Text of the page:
With rising cyberattacks on industrial control systems, ICS security teams are rushing to put in place an ICS security governance model that doesn’t just secure their control systems but amplifies the impact of institutional cybersecurity measures.
The foundation of a good ICS security governance model rests on 3As viz., awareness, accountability, and authority. Teams invested in ICS security should cover all three, to begin with, so that the fundamentals and the execution machinery and goals are aligned to any model that emerges later. Most organizations find their governance models pitted against bureaucratic inertia, misalignment with leadership goals, lack of accountability, evolutionary path, and specific objectives that are understood and accepted by all. Thus, by faltering in the first steps itself, the governance model doesn’t even get a chance to stand, let alone run.
Across industries such as oil and gas, manufacturing, and utilities, the teams tasked with managing ICS security often run into organizational goals that focus on improving employee productivity and output, meeting production schedules, etc. In such instances, ICS security measures added to control systems are perceived to slow down everything and thereby run counter to institutional priorities. We have all been there, haven’t we?
But with the emergence of new threat actors and independent groups targeting OT and ICS infrastructure, businesses need to take up the task of conceptualizing and deploying an ICS governance model in a hurry.
Here are a few steps for ICS security that you can take to get this going:
- Never reinvent organizational culture: instead, bring a security dimension to the culture by making employees more risk and cybersecurity aware. Your organizational culture should be agile enough to incorporate security-related concerns and measures with ease. Creating a whole new culture might take time and resources and considering the rise in cyberattacks, you may not have that kind of time to get things in place.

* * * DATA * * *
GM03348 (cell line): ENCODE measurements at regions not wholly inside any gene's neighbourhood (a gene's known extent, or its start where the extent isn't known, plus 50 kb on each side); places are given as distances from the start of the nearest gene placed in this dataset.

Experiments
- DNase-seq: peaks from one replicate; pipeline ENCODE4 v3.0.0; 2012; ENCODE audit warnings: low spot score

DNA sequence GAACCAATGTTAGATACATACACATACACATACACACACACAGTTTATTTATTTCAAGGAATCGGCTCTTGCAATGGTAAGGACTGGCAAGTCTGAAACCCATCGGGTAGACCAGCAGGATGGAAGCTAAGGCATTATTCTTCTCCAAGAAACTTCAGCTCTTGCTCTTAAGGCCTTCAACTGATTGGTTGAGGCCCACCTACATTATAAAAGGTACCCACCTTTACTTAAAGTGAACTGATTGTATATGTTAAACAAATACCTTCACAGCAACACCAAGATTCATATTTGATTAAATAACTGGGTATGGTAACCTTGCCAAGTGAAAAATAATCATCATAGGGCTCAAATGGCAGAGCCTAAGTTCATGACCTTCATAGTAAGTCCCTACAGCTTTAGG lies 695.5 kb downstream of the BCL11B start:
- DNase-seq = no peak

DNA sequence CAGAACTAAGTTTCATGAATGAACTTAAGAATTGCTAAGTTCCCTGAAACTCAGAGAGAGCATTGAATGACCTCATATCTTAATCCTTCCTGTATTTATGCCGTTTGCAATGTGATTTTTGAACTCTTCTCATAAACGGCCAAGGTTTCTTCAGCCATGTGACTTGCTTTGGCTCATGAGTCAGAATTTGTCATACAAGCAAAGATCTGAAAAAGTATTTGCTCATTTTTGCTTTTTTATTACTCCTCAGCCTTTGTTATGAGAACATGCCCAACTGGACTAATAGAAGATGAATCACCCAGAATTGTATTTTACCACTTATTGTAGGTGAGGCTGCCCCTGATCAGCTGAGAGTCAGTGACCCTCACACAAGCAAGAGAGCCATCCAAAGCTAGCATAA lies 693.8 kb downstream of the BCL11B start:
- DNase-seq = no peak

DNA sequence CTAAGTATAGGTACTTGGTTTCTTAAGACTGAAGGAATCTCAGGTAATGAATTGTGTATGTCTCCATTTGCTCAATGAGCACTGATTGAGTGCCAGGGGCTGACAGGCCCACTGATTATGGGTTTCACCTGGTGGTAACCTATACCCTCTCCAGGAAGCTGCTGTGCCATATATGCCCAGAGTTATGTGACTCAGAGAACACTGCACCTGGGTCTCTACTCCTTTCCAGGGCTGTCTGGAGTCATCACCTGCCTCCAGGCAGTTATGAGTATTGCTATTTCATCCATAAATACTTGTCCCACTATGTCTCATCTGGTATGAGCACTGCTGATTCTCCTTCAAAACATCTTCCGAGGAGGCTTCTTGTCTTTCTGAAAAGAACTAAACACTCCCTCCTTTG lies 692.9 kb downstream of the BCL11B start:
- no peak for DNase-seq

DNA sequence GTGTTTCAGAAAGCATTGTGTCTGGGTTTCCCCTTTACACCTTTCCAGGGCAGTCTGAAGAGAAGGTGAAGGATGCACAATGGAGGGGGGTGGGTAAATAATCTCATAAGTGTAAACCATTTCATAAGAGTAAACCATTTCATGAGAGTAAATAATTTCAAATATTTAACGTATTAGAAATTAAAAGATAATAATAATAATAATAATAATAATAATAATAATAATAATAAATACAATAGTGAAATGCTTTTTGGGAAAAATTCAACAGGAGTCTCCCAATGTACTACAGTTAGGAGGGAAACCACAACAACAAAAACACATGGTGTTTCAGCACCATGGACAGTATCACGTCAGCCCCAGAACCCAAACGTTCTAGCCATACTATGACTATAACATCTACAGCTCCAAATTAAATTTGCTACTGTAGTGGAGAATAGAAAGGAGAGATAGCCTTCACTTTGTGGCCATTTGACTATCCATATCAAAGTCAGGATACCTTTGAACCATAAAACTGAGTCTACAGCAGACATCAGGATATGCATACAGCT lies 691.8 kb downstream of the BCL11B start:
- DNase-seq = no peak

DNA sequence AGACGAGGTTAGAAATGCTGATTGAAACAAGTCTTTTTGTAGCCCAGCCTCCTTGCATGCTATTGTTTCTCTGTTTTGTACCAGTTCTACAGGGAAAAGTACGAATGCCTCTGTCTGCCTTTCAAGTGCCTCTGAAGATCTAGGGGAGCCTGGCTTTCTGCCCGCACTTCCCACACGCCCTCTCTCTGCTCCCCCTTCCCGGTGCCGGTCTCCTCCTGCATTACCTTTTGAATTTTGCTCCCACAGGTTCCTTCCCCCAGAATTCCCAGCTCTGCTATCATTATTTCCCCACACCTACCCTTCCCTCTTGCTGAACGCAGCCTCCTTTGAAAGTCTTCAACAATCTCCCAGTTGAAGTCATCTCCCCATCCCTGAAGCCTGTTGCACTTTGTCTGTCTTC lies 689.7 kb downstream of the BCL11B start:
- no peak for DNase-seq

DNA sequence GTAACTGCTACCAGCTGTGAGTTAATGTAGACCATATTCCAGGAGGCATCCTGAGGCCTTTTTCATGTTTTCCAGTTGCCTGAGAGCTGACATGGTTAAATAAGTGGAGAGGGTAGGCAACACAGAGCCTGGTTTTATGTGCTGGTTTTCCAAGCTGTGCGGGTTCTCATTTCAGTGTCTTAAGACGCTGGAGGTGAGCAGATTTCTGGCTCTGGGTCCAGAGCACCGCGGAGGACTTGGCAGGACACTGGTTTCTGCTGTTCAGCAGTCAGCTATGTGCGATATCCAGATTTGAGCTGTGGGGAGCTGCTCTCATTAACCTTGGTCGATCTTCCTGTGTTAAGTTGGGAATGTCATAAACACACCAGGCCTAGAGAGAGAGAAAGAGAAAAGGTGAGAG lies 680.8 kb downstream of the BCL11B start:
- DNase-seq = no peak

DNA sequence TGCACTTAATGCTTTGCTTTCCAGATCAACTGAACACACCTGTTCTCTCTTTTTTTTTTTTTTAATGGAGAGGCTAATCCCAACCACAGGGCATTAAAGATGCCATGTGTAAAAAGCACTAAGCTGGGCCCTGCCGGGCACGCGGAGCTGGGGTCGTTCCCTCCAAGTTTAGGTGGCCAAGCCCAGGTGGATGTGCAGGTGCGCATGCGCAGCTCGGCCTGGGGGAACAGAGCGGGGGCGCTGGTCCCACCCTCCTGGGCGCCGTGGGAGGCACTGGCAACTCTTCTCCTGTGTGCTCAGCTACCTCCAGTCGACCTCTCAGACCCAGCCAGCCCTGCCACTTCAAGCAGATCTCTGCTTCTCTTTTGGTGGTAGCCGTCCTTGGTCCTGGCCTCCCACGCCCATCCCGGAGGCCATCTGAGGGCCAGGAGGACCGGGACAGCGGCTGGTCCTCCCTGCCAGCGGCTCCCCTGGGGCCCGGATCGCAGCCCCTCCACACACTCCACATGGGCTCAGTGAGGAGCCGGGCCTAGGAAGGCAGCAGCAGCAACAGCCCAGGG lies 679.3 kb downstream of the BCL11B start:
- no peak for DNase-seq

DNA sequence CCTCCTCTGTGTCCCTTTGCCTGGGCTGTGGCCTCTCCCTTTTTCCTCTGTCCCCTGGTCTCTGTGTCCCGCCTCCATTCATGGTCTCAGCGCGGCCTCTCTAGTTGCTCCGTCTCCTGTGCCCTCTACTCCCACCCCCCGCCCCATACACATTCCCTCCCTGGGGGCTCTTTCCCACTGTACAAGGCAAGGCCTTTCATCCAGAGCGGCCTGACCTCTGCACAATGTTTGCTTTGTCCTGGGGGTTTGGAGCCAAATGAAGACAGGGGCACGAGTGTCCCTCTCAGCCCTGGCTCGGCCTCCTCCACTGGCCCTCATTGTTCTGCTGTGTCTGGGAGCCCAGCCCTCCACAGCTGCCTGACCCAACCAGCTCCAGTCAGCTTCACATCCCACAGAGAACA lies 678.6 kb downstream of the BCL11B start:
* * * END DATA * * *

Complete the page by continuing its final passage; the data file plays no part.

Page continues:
- Empower the CISO: the alignment in terms of budgets, ultimate authority and decision-making power should lie with the CISO. A CISO should be in a decision making rather than an influencing capacity when it comes to the overall cybersecurity posture and functions in the organization. To learn more, get the CISO handbook now.
- Go by impact view: every control system owner should be aware of the impact of a cyber incident on their respective operations. All resilience measures should also be linked to every unit and control management team in the organization. For instance, the shop floor could have its understanding of an impact of a targeted cyberattack on it but this understanding should be developed in collaboration with the ICS security teams, and if needed budgets can be assigned at this level along with the required accountability as well.
- Measure everything: never keep your objectives at a theoretical level (prevent cyberattacks, address vulnerabilities, etc.) Instead, try and formulate a KPI-based (BRAG) scorecard for each parameter and track it separately and collectively (time to detect (detection time and quality as well) and address threats, time to patch, etc.). Each control area should have these KPIs that are tracked.
- Conduct audits periodically to get data on opportunities for improvement. Consider frameworks such as NIST CSF, Zero trust, IEC 62443, etc., to improve basic governance parameters
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